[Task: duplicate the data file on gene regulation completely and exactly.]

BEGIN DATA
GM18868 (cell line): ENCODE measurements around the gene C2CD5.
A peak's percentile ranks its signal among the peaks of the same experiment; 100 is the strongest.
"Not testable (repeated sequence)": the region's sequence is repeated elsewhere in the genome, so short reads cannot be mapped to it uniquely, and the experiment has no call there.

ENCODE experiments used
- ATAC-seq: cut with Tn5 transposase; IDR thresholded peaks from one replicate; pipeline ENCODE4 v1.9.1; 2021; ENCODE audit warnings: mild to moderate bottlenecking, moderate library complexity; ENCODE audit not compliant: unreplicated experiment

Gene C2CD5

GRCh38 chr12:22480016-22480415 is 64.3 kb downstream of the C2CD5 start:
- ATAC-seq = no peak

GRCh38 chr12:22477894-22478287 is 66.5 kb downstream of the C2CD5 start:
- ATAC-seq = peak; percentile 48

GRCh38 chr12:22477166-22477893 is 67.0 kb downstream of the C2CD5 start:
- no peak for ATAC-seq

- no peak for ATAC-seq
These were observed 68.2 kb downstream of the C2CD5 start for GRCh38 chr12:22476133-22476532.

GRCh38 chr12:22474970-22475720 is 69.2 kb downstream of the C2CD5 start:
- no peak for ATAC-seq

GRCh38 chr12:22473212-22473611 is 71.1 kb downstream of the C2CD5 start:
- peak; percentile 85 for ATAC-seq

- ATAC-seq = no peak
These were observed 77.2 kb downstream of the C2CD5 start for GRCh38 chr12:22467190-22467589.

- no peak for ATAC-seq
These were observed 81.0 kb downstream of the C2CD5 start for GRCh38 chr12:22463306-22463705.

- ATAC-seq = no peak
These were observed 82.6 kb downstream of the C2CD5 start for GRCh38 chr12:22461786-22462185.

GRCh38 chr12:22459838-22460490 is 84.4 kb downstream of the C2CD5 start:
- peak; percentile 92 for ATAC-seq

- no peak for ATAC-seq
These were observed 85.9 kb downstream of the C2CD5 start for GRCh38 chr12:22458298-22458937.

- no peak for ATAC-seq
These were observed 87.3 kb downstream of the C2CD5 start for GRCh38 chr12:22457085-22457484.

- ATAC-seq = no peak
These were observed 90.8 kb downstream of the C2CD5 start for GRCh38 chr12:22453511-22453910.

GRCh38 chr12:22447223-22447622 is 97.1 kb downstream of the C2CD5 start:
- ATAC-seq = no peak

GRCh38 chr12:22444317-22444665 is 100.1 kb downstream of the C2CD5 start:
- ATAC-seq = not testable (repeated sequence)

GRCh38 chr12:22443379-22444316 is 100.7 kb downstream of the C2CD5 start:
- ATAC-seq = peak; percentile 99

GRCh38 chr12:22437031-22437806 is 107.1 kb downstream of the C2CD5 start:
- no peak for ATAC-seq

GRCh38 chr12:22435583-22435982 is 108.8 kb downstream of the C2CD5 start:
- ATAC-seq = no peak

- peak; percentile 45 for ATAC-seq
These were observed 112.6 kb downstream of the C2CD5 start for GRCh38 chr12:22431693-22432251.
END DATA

GM18868 (cell line): ENCODE measurements around the gene C2CD5.
A peak's percentile ranks its signal among the peaks of the same experiment; 100 is the strongest.
"Not testable (repeated sequence)": the region's sequence is repeated elsewhere in the genome, so short reads cannot be mapped to it uniquely, and the experiment has no call there.

ENCODE experiments used
- ATAC-seq: cut with Tn5 transposase; IDR thresholded peaks from one replicate; pipeline ENCODE4 v1.9.1; 2021; ENCODE audit warnings: mild to moderate bottlenecking, moderate library complexity; ENCODE audit not compliant: unreplicated experiment

Gene C2CD5

GRCh38 chr12:22480016-22480415 is 64.3 kb downstream of the C2CD5 start:
- ATAC-seq = no peak

GRCh38 chr12:22477894-22478287 is 66.5 kb downstream of the C2CD5 start:
- ATAC-seq = peak; percentile 48

GRCh38 chr12:22477166-22477893 is 67.0 kb downstream of the C2CD5 start:
- no peak for ATAC-seq

- no peak for ATAC-seq
These were observed 68.2 kb downstream of the C2CD5 start for GRCh38 chr12:22476133-22476532.

GRCh38 chr12:22474970-22475720 is 69.2 kb downstream of the C2CD5 start:
- no peak for ATAC-seq

GRCh38 chr12:22473212-22473611 is 71.1 kb downstream of the C2CD5 start:
- peak; percentile 85 for ATAC-seq

- ATAC-seq = no peak
These were observed 77.2 kb downstream of the C2CD5 start for GRCh38 chr12:22467190-22467589.

- no peak for ATAC-seq
These were observed 81.0 kb downstream of the C2CD5 start for GRCh38 chr12:22463306-22463705.

- ATAC-seq = no peak
These were observed 82.6 kb downstream of the C2CD5 start for GRCh38 chr12:22461786-22462185.

GRCh38 chr12:22459838-22460490 is 84.4 kb downstream of the C2CD5 start:
- peak; percentile 92 for ATAC-seq

- no peak for ATAC-seq
These were observed 85.9 kb downstream of the C2CD5 start for GRCh38 chr12:22458298-22458937.

- no peak for ATAC-seq
These were observed 87.3 kb downstream of the C2CD5 start for GRCh38 chr12:22457085-22457484.

- ATAC-seq = no peak
These were observed 90.8 kb downstream of the C2CD5 start for GRCh38 chr12:22453511-22453910.

GRCh38 chr12:22447223-22447622 is 97.1 kb downstream of the C2CD5 start:
- ATAC-seq = no peak

GRCh38 chr12:22444317-22444665 is 100.1 kb downstream of the C2CD5 start:
- ATAC-seq = not testable (repeated sequence)

GRCh38 chr12:22443379-22444316 is 100.7 kb downstream of the C2CD5 start:
- ATAC-seq = peak; percentile 99

GRCh38 chr12:22437031-22437806 is 107.1 kb downstream of the C2CD5 start:
- no peak for ATAC-seq

GRCh38 chr12:22435583-22435982 is 108.8 kb downstream of the C2CD5 start:
- ATAC-seq = no peak

- peak; percentile 45 for ATAC-seq
These were observed 112.6 kb downstream of the C2CD5 start for GRCh38 chr12:22431693-22432251.